What do Japanese people think of Caucasian—not Asian—actors being cast in Hollywood adaptations of Japanese anime?

Hollywood loves to use source material from other countries in making movies, and that’s not always a problem. But recent casting decisions concerning upcoming adaptations of anime such as Ghost in the Shell and Death Note have resulted in complaints of whitewashing from certain corners, and a great many others expressed their surprise that the roles were not given to actors of Asian descent.

But what does the average guy or girl on the street in Japan think about the issue? YouTuber That Japanese Man Yuta conducted a street interview to find out what regular Japanese people think of Hollywood’s questionable casting.

The video begins with the Japanese interviewees giving their opinion on the casting of caucasian actress Scarlett Johansson in the role of Motoko Kusanagi for the Hollywood live-action version of classic Japanese anime Ghost in the Shell. Most interviewees reacted positively to the casting decision, justifying the choice and deeming her a good fit because the movie is based on an anime, wherein many characters have somewhat Caucasian features.

When discussing why a white actress was chosen for an Asian part, the interviewees suggest a viewpoint that has often been expressed in this type of situation: in Hollywood, white actors are a bigger box office draw than asian actors.

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When asked to imagine why some people are upset at the casting choice, the interviewees failed to identify the real cause, instead suggesting that audiences might have “wanted a better actress” (but who doesn’t love ScarJo?!).

Yuta then takes a moment to explain the reason behind the recent online backlash resulting from these types of casting decisions—that they are possibly an example of marginalisation of Hollywood minority actors—and the interviewees mull this new information over, with some suggesting that it’s an example of unfair discrimination if Asian actors aren’t at least considered.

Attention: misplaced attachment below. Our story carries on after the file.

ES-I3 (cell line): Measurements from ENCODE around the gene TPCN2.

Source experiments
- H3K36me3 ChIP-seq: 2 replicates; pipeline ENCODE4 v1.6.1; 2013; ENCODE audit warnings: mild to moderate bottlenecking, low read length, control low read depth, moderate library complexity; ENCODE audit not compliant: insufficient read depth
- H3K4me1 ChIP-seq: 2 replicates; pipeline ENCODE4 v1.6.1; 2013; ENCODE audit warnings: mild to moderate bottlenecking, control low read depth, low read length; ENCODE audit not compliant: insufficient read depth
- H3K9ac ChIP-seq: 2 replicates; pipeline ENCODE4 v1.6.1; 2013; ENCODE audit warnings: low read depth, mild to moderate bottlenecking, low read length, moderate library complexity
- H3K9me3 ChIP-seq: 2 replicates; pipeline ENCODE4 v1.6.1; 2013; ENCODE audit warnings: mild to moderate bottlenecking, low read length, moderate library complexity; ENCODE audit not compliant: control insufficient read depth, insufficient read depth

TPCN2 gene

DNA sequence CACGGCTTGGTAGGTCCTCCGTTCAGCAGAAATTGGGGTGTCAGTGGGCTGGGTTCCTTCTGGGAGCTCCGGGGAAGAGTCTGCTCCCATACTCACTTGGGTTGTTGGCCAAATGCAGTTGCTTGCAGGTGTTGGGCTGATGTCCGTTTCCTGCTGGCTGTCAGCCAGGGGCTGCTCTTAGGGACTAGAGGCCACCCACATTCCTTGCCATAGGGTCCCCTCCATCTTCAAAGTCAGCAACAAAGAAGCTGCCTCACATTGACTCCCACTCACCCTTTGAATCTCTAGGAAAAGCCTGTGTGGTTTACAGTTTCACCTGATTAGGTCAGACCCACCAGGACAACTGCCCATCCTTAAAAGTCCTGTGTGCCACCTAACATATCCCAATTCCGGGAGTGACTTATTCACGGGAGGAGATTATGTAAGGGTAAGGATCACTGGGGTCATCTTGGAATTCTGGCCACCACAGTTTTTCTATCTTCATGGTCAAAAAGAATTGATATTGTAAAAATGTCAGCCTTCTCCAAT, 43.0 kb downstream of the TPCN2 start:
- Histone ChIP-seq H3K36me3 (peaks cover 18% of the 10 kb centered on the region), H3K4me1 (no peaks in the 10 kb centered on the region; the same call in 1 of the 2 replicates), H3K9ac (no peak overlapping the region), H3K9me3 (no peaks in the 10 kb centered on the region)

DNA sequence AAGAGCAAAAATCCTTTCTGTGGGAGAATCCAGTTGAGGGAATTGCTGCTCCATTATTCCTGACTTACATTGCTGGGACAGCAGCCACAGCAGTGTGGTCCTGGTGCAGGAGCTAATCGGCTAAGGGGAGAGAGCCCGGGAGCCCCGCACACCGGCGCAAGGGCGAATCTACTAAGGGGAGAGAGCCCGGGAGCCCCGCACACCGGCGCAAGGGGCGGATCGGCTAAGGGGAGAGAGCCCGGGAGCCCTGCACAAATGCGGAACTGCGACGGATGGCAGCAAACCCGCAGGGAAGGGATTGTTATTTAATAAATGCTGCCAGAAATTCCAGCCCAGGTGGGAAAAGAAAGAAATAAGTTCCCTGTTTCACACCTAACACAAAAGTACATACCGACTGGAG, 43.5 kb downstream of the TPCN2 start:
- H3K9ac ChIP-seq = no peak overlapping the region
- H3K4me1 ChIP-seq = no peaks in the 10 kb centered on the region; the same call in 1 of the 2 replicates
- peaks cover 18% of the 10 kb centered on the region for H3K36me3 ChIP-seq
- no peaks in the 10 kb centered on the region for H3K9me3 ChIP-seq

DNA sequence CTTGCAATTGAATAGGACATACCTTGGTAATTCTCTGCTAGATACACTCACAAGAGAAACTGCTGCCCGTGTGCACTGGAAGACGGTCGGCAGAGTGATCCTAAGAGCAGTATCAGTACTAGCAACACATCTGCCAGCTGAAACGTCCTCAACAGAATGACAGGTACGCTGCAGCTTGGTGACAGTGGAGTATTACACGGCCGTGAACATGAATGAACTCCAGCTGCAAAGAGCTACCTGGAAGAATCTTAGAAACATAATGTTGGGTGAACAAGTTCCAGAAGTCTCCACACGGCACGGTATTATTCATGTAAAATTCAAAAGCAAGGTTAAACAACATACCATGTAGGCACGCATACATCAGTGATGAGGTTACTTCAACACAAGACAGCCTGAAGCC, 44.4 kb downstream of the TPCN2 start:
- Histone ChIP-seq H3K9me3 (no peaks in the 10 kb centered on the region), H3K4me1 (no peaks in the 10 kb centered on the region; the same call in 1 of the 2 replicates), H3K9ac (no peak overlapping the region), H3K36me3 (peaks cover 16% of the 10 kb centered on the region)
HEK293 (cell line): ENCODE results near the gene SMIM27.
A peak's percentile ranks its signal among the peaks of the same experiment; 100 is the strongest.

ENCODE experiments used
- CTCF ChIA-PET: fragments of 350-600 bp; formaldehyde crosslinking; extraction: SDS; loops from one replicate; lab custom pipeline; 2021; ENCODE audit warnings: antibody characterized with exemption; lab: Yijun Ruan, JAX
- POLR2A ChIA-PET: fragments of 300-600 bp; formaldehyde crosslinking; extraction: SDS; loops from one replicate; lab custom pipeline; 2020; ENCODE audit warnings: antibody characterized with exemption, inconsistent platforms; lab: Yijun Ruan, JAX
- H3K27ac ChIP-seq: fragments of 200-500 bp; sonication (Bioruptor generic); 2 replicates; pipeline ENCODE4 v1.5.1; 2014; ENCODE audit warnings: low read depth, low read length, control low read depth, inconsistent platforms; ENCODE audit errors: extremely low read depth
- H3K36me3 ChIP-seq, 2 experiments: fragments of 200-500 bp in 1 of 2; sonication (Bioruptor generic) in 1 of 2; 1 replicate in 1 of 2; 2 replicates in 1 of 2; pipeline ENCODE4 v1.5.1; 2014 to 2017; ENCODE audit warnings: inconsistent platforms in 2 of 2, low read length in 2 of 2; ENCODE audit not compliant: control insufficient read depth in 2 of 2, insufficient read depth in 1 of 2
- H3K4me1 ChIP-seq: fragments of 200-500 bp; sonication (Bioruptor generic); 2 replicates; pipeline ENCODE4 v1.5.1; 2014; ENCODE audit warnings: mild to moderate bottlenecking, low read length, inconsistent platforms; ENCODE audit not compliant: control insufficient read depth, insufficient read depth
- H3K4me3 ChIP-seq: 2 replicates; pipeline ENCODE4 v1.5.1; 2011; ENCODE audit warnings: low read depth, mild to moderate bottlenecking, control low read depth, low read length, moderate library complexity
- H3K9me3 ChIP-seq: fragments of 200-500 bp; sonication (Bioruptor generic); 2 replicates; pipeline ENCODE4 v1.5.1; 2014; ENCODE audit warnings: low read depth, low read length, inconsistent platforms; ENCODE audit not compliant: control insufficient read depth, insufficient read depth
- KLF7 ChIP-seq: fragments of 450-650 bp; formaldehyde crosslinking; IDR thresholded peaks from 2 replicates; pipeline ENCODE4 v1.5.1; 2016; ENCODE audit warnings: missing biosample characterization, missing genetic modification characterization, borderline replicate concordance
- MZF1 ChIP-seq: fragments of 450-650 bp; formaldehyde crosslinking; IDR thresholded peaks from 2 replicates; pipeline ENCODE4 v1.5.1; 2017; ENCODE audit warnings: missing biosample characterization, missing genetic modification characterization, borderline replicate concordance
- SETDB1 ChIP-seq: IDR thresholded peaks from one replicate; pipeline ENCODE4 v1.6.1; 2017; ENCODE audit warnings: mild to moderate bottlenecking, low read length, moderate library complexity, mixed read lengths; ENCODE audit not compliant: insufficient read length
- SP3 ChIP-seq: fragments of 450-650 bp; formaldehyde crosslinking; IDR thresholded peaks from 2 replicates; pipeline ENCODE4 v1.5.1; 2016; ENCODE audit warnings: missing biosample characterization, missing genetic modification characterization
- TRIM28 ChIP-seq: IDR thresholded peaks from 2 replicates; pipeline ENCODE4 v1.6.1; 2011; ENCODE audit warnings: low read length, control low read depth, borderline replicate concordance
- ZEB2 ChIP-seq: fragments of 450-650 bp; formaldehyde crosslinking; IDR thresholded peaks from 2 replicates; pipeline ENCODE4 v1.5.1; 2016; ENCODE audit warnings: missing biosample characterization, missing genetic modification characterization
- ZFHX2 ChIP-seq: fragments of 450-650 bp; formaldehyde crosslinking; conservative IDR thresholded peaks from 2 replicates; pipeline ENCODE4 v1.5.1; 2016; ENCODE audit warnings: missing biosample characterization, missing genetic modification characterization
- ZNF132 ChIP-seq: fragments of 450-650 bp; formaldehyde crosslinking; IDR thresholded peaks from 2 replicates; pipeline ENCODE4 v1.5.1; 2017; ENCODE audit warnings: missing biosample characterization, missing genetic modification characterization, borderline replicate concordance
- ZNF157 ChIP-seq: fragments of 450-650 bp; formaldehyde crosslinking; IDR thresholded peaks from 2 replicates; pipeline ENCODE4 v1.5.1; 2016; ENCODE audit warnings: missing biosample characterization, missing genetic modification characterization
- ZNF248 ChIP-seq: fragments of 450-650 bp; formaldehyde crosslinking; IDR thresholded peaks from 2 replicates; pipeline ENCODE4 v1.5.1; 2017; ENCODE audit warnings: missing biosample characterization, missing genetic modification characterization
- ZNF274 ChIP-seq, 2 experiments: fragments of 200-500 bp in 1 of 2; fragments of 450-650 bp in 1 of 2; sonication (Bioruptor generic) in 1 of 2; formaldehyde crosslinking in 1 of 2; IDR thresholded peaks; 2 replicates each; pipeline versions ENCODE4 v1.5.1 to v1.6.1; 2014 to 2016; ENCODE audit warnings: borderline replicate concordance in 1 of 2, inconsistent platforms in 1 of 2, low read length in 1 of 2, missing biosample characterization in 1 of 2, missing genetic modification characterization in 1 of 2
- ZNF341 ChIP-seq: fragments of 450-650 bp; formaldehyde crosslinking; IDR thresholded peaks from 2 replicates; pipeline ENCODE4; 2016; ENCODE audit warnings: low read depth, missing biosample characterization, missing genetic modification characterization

However, the prevailing opinion expressed is that the best actor should be chosen for the part, regardless of ethnicity.

It’s important to remember here that the issue at hand is relevant to Asian actors in Hollywood, where they remain a minority. Japanese people in Japan are decidedly not in a minority (since Japan is 98.5% ethnically Japanese) and therefore many will never have had the experience of being marginalised themselves. Their views on this issue are therefore shaped by their own personal experiences, which do not necessarily correlate with those of Asian-American actors who not only often find themselves pigeonholed into one-dimensional Asian-only roles, but are also sometimes deprived of opportunity when roles which an actor of Asian descent could reasonably be expected to be in demand for are instead given to Caucasian actors.

What do you think of the video? Are any of the reactions surprising to you at all?

Source, images: YouTube/That Japanese Man Yuta